Find it Early, Treat it Early
If you're at risk for kidney disease, you should get your kidneys checked regularly, which is done by your doctor with simple blood and urine tests. Regular testing is your best chance for catching CKD early if you do develop it. Early treatment is most effective and can help prevent additional health problems.
Your treatment and management plan may include taking medications and making lifestyle changes—including choosing healthy foods and getting physically active—as well as working to keep your blood sugar and blood pressure numbers as close to target as you can.
Getting a checkup? Make sure to get your kidneys checked, too.
- Keep your blood pressure below 140/90 mm Hg (or the target your doctor establishes for you).
- If you have diabetes, stay in your target blood sugar range as much as possible.
- Get active—physical activity helps control blood pressure and blood sugar levels.
- Lose weight if you're overweight.
- Get tested for CKD regularly if you're at risk.
- If you have CKD, meet with a dietitian to create a kidney-healthy eating plan. The plan may need to change as you get older or if your health status changes.
- Take medications as instructed, and ask your doctor about blood pressure medicines called ACE inhibitors and ARBs, which may protect your kidneys in addition to lowering blood pressure.
- If you smoke, quit. Smoking can worsen kidney disease and interfere with medication that lowers blood pressure.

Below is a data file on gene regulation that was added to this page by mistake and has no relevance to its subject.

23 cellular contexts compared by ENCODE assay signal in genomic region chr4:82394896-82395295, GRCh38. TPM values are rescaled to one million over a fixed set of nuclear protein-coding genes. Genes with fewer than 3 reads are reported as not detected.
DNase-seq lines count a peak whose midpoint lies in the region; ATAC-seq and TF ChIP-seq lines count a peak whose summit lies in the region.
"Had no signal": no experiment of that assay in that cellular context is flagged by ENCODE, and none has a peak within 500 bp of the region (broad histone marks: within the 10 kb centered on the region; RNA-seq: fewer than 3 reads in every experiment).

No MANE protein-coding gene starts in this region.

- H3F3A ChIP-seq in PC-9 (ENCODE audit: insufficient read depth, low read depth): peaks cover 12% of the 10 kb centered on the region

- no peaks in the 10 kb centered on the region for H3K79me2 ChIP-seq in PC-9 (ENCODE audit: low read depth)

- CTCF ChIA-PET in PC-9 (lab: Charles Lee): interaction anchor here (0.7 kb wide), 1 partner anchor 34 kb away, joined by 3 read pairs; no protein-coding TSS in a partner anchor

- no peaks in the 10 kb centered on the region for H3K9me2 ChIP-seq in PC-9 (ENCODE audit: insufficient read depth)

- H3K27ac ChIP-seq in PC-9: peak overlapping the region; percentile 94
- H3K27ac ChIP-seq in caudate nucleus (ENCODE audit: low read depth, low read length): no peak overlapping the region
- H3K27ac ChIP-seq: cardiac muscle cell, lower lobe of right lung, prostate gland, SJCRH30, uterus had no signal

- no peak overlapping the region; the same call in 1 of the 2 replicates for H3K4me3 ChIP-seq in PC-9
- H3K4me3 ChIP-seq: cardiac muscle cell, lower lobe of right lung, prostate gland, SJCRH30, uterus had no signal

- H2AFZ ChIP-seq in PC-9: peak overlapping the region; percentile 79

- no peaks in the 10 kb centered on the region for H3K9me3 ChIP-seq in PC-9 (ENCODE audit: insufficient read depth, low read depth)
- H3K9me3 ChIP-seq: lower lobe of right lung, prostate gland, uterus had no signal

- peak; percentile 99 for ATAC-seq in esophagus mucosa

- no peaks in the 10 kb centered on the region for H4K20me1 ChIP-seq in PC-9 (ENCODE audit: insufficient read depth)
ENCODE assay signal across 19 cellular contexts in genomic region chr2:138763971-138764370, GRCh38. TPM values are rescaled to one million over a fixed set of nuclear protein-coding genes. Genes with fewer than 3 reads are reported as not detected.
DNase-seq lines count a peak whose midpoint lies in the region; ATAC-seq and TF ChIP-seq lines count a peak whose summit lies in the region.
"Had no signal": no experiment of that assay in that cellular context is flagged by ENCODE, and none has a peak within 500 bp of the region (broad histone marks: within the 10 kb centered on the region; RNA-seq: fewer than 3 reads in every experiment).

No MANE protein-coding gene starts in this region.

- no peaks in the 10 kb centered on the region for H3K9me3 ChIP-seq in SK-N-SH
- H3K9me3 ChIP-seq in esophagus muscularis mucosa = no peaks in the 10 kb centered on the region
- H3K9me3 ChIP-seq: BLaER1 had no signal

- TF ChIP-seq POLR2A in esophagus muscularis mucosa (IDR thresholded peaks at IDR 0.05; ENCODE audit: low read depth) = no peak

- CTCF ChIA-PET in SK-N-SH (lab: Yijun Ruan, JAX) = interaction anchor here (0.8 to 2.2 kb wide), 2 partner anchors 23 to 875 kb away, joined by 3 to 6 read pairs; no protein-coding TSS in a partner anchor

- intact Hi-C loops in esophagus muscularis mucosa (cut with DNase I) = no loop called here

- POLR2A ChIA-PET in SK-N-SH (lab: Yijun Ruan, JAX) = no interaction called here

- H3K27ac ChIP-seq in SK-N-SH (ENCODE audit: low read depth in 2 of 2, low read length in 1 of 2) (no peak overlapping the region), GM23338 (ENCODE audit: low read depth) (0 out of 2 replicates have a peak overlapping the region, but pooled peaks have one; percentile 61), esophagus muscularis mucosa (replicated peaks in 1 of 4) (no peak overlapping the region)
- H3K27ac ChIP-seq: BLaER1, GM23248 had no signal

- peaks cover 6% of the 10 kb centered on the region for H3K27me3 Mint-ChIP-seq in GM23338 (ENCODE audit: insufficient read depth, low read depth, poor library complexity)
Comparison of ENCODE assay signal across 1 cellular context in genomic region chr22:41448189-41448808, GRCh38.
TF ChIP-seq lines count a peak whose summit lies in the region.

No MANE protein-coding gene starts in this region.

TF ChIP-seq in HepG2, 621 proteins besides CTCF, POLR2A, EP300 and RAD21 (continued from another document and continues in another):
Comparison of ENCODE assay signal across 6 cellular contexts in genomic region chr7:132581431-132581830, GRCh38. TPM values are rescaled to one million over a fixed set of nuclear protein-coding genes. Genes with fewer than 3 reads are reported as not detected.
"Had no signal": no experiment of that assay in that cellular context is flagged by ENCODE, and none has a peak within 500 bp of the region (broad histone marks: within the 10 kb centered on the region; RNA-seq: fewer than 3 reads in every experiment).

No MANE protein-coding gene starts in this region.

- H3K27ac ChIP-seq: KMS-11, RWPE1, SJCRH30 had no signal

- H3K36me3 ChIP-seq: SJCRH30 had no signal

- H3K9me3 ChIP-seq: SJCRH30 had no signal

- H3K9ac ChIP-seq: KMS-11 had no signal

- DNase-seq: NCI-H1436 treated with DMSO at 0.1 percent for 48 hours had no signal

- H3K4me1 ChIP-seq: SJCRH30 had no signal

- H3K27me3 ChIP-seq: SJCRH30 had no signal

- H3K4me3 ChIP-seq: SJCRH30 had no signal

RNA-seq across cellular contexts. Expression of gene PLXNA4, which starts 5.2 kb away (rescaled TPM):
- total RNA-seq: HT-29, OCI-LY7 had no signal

- Include a kidney doctor (nephrologist) on your health care team.
Prediabetes and CKD Prevention
With prediabetes, blood sugar levels are higher than normal, but not high enough yet to be diagnosed as diabetes. Prediabetes puts people at increased risk of developing type 2 diabetes, heart disease, and stroke. If you have prediabetes, preventing or delaying type 2 diabetes can also help prevent kidney disease. Visit DoIHavePrediabetes.org to find out your prediabetes risk. The website features a short quiz, lifestyle tips, and links to prevention programs across the country that are recognized by CDC as part of the National Diabetes Prevention Program.
CKD has an enormous impact on health, quality of life, and health care costs and is a national public health priority. The CKD Surveillance System documents and monitors CKD and its risk factors in the United States and tracks progress in CKD prevention, detection, and management.
- Chronic Kidney Disease Issue Brief [1.08 MB]
- CKD Surveillance System
- World Kidney Day
- Healthy Kidneys [PODCAST: 4:21]
- CDC's Division of Diabetes Translation
- Make the Diabetes and Kidney Connection
- National Kidney Disease Education Program
- National Chronic Kidney Disease Fact Sheet [2.31 MB]
- CDC Diabetes on Facebook
- @CDCDiabetes on Twitter
- Page last reviewed: March 7, 2016
- Page last updated: March 7, 2016
- Content source:
- National Center for Chronic Disease Prevention and Health Promotion, Division of Diabetes Translation
- Page maintained by: Office of the Associate Director for Communication, Digital Media Branch, Division of Public Affairs